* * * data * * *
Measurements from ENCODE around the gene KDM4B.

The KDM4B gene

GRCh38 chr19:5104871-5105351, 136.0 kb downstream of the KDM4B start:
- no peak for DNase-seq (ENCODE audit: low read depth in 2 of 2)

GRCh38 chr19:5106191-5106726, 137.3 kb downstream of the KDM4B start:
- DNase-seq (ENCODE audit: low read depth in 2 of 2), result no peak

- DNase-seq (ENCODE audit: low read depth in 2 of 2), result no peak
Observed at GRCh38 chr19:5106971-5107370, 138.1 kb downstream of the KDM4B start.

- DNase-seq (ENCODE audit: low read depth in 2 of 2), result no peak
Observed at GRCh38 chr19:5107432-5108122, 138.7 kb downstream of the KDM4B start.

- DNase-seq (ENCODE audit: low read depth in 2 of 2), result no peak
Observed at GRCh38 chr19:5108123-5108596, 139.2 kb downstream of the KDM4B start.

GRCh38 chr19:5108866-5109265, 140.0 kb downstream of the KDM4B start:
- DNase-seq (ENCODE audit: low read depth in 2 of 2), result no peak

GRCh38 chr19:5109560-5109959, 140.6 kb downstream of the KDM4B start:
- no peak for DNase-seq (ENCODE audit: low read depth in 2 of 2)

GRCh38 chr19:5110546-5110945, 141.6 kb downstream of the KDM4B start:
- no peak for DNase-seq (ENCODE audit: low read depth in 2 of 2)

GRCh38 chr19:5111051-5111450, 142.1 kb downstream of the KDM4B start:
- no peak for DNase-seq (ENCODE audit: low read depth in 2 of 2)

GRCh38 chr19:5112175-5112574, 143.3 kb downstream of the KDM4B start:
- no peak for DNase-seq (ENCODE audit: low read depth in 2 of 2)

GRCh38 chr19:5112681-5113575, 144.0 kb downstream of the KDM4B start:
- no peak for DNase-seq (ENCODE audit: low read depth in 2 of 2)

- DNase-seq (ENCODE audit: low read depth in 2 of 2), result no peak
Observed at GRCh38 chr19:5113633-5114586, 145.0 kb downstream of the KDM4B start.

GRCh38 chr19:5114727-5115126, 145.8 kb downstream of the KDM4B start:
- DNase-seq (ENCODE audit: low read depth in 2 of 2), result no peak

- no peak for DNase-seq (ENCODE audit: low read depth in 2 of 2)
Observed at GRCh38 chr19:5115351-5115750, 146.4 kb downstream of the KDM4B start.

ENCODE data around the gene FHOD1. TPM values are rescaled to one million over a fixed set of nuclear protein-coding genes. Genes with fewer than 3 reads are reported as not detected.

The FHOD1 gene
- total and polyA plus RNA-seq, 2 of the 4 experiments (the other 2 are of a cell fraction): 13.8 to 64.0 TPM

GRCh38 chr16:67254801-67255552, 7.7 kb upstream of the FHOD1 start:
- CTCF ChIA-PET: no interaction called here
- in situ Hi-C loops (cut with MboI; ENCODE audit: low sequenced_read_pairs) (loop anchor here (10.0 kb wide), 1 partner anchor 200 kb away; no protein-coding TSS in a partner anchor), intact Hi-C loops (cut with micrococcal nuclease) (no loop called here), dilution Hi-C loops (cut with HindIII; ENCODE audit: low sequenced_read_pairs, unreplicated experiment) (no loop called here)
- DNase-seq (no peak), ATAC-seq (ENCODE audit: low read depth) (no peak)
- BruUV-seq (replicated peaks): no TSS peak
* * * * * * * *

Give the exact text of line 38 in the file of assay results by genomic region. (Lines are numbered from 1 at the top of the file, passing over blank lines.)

- BruUV-seq (replicated peaks): no TSS peak